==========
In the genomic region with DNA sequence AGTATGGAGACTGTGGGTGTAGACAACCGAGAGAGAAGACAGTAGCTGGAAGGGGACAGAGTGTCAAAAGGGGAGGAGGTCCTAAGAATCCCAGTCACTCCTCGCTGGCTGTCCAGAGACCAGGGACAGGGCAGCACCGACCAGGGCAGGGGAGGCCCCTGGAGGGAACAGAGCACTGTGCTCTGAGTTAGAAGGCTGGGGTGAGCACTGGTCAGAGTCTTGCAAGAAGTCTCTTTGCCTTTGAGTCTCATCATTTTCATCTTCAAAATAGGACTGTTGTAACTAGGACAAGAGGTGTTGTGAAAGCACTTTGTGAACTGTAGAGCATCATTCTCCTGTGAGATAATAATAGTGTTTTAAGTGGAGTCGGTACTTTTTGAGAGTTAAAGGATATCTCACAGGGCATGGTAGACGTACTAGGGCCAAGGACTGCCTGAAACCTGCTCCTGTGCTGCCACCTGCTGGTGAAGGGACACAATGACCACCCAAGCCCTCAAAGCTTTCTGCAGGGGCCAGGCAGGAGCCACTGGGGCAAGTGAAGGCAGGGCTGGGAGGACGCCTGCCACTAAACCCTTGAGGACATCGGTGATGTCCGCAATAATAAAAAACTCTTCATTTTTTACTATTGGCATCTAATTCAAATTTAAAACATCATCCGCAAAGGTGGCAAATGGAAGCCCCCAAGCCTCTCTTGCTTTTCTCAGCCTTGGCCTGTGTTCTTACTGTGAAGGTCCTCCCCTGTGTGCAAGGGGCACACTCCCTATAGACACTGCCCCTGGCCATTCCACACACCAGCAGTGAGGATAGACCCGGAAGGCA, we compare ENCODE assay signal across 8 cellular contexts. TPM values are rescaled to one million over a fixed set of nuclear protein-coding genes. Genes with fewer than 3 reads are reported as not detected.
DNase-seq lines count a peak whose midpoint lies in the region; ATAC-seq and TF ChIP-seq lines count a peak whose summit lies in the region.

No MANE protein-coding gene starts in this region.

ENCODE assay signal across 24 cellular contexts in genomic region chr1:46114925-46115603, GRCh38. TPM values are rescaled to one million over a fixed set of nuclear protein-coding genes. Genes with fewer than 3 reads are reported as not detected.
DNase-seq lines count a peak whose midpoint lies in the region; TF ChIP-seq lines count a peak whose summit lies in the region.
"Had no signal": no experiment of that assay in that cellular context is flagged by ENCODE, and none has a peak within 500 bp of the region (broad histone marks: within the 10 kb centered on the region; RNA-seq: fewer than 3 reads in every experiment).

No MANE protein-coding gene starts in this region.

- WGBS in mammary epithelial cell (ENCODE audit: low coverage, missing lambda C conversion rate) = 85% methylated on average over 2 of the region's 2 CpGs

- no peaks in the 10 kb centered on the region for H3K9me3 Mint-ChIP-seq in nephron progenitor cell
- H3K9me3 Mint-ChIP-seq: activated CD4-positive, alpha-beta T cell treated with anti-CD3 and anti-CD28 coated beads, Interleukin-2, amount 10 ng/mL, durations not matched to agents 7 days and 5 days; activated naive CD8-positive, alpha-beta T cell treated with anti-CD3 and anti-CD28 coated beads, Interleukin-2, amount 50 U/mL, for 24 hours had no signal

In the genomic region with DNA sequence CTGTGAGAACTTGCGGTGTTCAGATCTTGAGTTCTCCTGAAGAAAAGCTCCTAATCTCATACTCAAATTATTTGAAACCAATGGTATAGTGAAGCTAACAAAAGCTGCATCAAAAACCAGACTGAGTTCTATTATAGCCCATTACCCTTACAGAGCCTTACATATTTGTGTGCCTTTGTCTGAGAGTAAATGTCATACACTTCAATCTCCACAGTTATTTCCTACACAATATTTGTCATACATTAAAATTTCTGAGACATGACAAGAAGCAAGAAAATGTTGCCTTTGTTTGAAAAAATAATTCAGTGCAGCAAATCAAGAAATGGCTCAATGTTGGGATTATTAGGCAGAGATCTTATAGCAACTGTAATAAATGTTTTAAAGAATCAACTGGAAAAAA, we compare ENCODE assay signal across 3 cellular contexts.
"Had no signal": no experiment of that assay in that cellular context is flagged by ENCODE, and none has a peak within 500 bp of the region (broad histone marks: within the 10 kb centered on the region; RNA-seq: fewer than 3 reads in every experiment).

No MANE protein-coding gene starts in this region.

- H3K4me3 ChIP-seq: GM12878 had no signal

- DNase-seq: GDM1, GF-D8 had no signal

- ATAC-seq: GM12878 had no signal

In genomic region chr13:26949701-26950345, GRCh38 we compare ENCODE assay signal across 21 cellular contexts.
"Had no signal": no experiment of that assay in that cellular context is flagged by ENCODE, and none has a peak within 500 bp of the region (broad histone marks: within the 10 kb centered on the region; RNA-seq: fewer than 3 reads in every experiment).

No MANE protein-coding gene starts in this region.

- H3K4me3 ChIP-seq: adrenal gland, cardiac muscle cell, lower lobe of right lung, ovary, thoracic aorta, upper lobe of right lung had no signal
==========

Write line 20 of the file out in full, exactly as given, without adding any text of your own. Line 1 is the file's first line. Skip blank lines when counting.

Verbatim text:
- H3K4me3 ChIP-seq: adrenal gland, cardiac muscle cell, lower lobe of right lung, ovary, thoracic aorta, upper lobe of right lung had no signal